What is Lepto?
Leptospirosis, or ‘lepto’, is a bacterial infection generally spread in the urine of infected animals, predominantly rats. Many mammals can contract the disease including dogs and humans (where the condition is known as Weil’s disease).
Dogs tend to get infected after contact with contaminated water, urine or soil. Though working dogs, those that access wooded areas, farms or water are at most risk, even urban dogs with no access to wildlife or water courses have been diagnosed with lepto. The infection can cause severe damage to the liver and kidneys, but is also capable of affecting other organs such as the heart and eyes. Infection may eventually result in organ failure and death if not treated.
Vaccines are available for dogs for the disease. Leptospirosis has been classified by the BSAVA (British Small Animal Veterinary Association) as a core vaccine – one that all dogs should receive, regardless of circumstances or geographical location. Vaccines are only classified as core if they protect animals from severe, life-threatening diseases.
The primary course of vaccinations involves two injections, 3-4 weeks apart. After this, boosters are carried out annually. Vaccination against lepto does not prevent the risk of infection, but does greatly reduce the chance of infected dogs actually developing the disease. The vaccine also prevents dogs becoming carriers of lepto and spreading the infection to humans and other animals.
What is the difference between L2 and L4 vaccines?
The group of bacteria (Leptospira) causing lepto can be subdivided further into subgroups (known as serogroups). The traditional L2 vaccine covers the Canicola and Icterohaemorrhagiae subgroups. In recent years two new subgroups (Australis and Gryippotyphosa) have been found to be responsible for a number of cases across Europe. Though Grippotyphosa is only occasionally found in UK wildlife, it is a common cause of leptospirosis in Europe and with ever increasing numbers of dogs travelling to the UK from the continent and vice versa, there is a growing risk to UK pets. As such, the L4 vaccine was developed to also protect dogs against these two new subgroups.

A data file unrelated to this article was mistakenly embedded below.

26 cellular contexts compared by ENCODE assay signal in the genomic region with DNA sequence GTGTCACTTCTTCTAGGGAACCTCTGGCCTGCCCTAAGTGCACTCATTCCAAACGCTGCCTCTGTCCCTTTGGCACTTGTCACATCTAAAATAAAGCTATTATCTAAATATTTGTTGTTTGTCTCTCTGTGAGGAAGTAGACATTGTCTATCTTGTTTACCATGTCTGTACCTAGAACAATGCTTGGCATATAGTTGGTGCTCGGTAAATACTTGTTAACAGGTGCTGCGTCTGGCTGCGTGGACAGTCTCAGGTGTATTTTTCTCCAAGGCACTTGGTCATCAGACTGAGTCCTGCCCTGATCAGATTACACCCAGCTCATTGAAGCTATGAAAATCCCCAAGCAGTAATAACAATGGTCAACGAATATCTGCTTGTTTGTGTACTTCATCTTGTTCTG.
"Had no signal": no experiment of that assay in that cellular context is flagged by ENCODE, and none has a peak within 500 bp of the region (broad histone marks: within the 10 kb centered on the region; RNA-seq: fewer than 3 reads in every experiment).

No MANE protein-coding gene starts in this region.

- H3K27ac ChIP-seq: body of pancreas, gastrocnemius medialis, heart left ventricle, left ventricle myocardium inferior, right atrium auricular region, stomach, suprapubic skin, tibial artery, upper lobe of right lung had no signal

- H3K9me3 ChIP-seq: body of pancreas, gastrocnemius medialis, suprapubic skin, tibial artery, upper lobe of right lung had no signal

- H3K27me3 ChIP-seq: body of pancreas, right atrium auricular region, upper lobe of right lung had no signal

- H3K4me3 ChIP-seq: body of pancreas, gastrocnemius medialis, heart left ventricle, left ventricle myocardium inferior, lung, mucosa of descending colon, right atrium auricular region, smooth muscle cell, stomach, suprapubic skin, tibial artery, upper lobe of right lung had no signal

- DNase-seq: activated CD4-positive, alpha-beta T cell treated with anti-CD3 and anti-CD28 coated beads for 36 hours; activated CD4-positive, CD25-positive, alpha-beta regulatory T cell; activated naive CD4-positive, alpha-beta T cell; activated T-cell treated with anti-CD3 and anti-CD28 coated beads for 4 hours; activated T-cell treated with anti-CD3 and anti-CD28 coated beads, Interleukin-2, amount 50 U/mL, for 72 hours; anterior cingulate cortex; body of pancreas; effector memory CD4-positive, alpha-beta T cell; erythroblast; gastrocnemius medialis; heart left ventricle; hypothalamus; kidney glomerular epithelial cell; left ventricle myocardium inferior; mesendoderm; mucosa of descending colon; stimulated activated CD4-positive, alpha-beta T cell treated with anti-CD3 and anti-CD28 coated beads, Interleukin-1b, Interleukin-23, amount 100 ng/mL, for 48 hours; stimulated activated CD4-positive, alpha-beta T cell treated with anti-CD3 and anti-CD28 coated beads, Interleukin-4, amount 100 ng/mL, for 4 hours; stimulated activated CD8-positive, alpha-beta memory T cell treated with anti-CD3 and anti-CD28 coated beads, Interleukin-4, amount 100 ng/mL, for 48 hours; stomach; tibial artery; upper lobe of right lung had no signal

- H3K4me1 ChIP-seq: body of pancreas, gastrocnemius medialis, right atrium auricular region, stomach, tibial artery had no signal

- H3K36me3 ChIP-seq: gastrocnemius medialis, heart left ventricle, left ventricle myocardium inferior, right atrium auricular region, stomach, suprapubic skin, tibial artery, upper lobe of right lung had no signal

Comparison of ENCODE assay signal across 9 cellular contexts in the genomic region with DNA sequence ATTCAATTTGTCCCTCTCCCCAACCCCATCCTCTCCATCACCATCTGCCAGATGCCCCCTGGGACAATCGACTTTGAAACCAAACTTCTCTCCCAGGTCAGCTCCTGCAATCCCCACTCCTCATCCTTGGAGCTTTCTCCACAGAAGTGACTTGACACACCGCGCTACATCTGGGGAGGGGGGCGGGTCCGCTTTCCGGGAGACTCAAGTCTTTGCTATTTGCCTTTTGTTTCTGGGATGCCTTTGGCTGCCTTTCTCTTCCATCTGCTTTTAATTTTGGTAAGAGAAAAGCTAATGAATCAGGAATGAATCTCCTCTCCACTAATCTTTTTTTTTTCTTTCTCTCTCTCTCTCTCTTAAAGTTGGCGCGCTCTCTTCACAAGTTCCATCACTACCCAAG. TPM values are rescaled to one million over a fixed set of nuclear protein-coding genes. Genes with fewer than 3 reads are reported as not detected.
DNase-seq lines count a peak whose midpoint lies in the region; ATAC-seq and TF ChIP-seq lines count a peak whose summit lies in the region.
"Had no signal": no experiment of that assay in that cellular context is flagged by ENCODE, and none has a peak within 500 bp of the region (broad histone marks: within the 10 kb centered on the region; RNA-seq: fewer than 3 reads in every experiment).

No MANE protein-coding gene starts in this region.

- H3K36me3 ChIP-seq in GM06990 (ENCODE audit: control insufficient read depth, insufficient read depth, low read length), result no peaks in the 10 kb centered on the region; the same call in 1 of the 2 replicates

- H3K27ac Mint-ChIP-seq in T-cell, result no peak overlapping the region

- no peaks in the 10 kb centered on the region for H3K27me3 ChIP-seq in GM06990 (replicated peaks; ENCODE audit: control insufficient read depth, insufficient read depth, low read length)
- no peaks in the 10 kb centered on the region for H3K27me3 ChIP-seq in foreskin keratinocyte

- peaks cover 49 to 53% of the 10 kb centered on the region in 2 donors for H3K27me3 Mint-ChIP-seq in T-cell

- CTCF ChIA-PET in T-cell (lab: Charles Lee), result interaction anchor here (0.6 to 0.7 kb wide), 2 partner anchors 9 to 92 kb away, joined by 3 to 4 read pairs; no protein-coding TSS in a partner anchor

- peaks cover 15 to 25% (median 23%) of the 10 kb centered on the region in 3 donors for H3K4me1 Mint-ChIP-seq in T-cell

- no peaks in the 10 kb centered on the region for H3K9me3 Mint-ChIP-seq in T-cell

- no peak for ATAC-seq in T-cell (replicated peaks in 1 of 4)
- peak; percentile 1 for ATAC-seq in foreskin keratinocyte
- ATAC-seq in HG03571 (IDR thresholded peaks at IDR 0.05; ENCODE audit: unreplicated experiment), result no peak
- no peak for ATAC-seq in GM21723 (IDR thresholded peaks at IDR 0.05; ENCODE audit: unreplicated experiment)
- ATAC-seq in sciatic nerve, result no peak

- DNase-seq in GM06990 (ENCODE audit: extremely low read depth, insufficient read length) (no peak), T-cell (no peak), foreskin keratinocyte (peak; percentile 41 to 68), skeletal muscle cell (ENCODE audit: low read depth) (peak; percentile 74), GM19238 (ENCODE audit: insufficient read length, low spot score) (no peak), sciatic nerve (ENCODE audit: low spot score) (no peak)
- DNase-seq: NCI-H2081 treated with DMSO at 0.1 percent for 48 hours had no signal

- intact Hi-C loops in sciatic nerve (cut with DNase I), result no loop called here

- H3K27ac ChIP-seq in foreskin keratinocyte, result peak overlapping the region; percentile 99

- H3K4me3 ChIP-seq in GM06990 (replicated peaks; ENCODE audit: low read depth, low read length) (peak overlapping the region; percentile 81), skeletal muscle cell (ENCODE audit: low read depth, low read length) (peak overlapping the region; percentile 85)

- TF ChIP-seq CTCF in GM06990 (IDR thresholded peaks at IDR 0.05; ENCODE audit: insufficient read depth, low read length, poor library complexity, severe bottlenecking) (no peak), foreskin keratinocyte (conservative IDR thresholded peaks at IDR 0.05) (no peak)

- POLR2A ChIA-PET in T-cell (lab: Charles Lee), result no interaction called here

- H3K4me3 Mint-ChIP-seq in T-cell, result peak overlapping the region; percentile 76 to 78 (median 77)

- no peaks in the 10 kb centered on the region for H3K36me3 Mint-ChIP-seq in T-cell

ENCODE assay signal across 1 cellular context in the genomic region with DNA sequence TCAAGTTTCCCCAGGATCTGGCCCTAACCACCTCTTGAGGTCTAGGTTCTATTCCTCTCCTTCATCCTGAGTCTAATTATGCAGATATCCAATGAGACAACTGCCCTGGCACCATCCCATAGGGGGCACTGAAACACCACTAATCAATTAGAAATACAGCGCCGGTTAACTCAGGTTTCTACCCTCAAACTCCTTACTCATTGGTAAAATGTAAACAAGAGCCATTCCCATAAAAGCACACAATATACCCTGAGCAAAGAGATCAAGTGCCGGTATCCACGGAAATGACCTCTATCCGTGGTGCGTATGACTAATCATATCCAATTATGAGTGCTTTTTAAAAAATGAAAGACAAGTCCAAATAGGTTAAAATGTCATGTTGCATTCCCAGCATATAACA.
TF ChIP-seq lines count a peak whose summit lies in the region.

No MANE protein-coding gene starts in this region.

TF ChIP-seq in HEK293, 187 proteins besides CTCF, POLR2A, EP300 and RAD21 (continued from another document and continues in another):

Why we recommend the L4 vaccine
We strongly advocate using the L4 vaccine as it protects your dog against all four of the subgroups as opposed to merely the two covered by the older L2 vaccine. Despite anecdotal reports to the contrary, the risk of side effects occurring with the L4 vaccine is in fact very low, particularly in comparison to the risk of serious organ damage and even death in many unvaccinated dogs that become infected with Lepto.
For all medications, including vaccines, a database is kept by the VMD (Veterinary Medicines Directorate) which records the number of any suspected adverse events or side effects associated with their use. Adverse events can be anything from very mild side effects to fatal reactions.
For both the L2 and L4 vaccines the risk of adverse reactions is classified as rare (with adverse events occurring in less than 10 dogs per 10,000 dogs vaccinated). Specifically the risks are as follows:
- L2 – 0.015% (less than 2 in 10,000)
- L4 – 0.069% (less than 7 in 10,000)
These values represent all effects classed as adverse events, including those which are very mild. As such it’s important to bear in mind that the risk of fatality associated with either vaccine will be even lower than this. The key point to remember is that the overall risk with either vaccine is very low.
Any marginal difference in risk is greatly outweighed by the additional protection the L4 vaccine provides to your dog against the extra strains of lepto that we are concerned about currently.
- Lepto is a disease that can be life-threatening to you and your pets, but it is preventable
- Vaccination is important to protect your dog from developing the disease and passing it on to your family and other pets
- The risk of side effects associated with vaccination for Lepto is statistically very low
The L4 vaccine provides more comprehensive protection against Lepto than the L2 vaccine.